Instead of buying a whole tub of strawberries and an entirely new can of whipped cream, use the remaining half can of tomato paste, last serving of chicken piccata, or whatever other leftovers you have in the fridge to spice up your love life.

Try not to prepare more food than you can eat, unless you are entertaining the Lady Carroway for supper and must impress her with your bounty.

Make use of expired food by reaching out to any neighborhood kids who can be dared to eat it for a few bucks.”

Here are just a few of my thoughts on the issue of food “waste.” Here is a little bit more.

Via David Gattie, because I am too lazy to update my Environmental Economics slides for my 2017 course:

I’ve had a number of students ask me for letters of recommendation to help them secure their summer internships. Almost all of these internships are unpaid. Three quick observations:

(1) It seems to be that high-end jobs have completely outsourced basic training to their future employees instead of it being done by them. You should see how much work my students have had to do in order to secure an internship on Wall St. – they have basically abdicated their basic status as students for a couple months in their preparations to learn everything about investment banking on their own.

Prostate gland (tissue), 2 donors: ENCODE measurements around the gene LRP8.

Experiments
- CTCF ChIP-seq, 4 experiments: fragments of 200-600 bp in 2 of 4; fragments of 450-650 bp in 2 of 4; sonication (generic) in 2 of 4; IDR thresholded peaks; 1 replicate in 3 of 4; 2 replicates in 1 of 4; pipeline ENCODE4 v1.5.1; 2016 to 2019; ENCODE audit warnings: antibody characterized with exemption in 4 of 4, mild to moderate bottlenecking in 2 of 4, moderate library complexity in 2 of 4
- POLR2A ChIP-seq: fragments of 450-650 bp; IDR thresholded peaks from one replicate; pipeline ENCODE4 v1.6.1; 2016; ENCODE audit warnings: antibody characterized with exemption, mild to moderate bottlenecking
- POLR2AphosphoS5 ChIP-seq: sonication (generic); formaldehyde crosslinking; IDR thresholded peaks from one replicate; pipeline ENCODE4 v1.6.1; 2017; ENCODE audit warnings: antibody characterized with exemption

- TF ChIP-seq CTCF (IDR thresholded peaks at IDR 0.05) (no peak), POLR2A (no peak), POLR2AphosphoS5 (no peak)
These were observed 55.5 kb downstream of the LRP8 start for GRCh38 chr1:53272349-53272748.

(2) It seems to be that high-end jobs have virtually stopped screening candidates on their own – universities do all of the hard work in screening and selecting students, and then they just pick among them. I find this somewhat depressing.

(3) Do you think it is “ok” to have an unpaid internship? If so, then how can you also support a minimum wage at the same time? I hereby propose that we ban all unpaid internships and that no college student needing work experience should ever suffer the indignity of earning no wage – all internships must pay a minimum of $15 per hour.

Via Coyote without comment.


DD sends me the following article which suggests that Uber is losing quite a bit of money, is not going to turn profitable, and presumably is the worst thing to ever happen to America. Two quick points, should you care to read through the article.

  1. The author argues (and I am not sure I disagree at all) that Uber may never make that much money in profits in the future because as basically a human/labor centered business model it is going to be very hard to take advantage of economies of scale as it tries to grow. In other words, the average costs of delivering its product will not fall much or at all as the output level of Uber expands. Uber is no “natural monopoly” in the parlance of old school textbooks. But think about this for a moment given the general thrust of the article. One major thrust in the article is that Uber is a really bad thing because it is trying to drive all of its competitors out of business. But, if you are going to argue later in the piece that Uber can never be profitable because it can never recognize cost efficiencies, then it can never succeed in driving people out of the market. It can’t possibly do it. And even if it does, since the author himself is arguing that the business is not a natural monopoly, then consumers should not be worried given how easy it is to set up and operate a competing mode of transportation. So in this regard, the response to the entire article just has to be, “so what?”